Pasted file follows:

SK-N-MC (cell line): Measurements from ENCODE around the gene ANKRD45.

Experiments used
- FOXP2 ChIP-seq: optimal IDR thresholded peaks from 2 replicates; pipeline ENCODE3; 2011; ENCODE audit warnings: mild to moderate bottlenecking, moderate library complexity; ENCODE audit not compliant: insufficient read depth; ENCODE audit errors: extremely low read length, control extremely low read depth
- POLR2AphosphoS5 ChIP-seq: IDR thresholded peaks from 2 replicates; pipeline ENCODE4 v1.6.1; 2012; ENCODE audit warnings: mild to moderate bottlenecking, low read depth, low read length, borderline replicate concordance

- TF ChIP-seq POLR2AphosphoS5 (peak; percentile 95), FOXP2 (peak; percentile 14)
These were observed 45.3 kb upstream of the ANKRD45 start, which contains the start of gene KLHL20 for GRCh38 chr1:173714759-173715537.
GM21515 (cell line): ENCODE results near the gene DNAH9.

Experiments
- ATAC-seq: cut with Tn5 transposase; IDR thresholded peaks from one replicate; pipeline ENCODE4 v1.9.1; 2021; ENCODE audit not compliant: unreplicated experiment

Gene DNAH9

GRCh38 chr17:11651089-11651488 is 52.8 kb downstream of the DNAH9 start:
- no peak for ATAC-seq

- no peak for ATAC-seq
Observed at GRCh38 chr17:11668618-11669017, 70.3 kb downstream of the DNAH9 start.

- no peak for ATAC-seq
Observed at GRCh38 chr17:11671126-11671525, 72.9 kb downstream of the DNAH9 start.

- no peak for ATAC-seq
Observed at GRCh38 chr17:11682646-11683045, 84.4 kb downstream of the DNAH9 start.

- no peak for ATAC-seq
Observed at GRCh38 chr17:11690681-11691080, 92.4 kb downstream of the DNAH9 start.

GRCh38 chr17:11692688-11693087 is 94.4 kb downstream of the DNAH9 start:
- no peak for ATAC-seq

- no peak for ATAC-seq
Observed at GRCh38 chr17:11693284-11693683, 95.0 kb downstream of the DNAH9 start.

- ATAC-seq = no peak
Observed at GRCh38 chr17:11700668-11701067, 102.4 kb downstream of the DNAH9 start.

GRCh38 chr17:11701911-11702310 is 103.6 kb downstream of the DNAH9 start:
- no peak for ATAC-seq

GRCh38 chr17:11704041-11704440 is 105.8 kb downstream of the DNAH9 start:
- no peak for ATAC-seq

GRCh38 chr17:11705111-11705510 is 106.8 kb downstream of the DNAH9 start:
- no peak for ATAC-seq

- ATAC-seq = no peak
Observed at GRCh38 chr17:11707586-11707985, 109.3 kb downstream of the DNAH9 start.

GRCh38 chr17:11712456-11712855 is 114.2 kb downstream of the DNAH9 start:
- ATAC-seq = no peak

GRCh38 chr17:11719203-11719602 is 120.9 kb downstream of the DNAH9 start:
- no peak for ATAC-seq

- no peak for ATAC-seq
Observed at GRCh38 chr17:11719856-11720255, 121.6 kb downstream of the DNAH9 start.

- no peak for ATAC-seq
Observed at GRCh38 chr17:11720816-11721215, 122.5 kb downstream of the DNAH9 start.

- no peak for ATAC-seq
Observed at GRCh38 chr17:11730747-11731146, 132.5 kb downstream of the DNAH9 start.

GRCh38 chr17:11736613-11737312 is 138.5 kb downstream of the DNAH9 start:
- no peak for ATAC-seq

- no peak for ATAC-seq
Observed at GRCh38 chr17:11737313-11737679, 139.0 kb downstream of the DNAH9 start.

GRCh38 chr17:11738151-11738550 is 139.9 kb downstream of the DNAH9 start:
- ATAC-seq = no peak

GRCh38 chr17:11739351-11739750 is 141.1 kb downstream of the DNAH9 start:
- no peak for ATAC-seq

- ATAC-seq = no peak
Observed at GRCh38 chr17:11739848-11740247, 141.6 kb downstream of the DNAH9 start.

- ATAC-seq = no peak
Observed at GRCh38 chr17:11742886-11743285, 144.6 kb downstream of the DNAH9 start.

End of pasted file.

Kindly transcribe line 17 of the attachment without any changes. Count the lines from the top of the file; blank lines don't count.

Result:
- no peak for ATAC-seq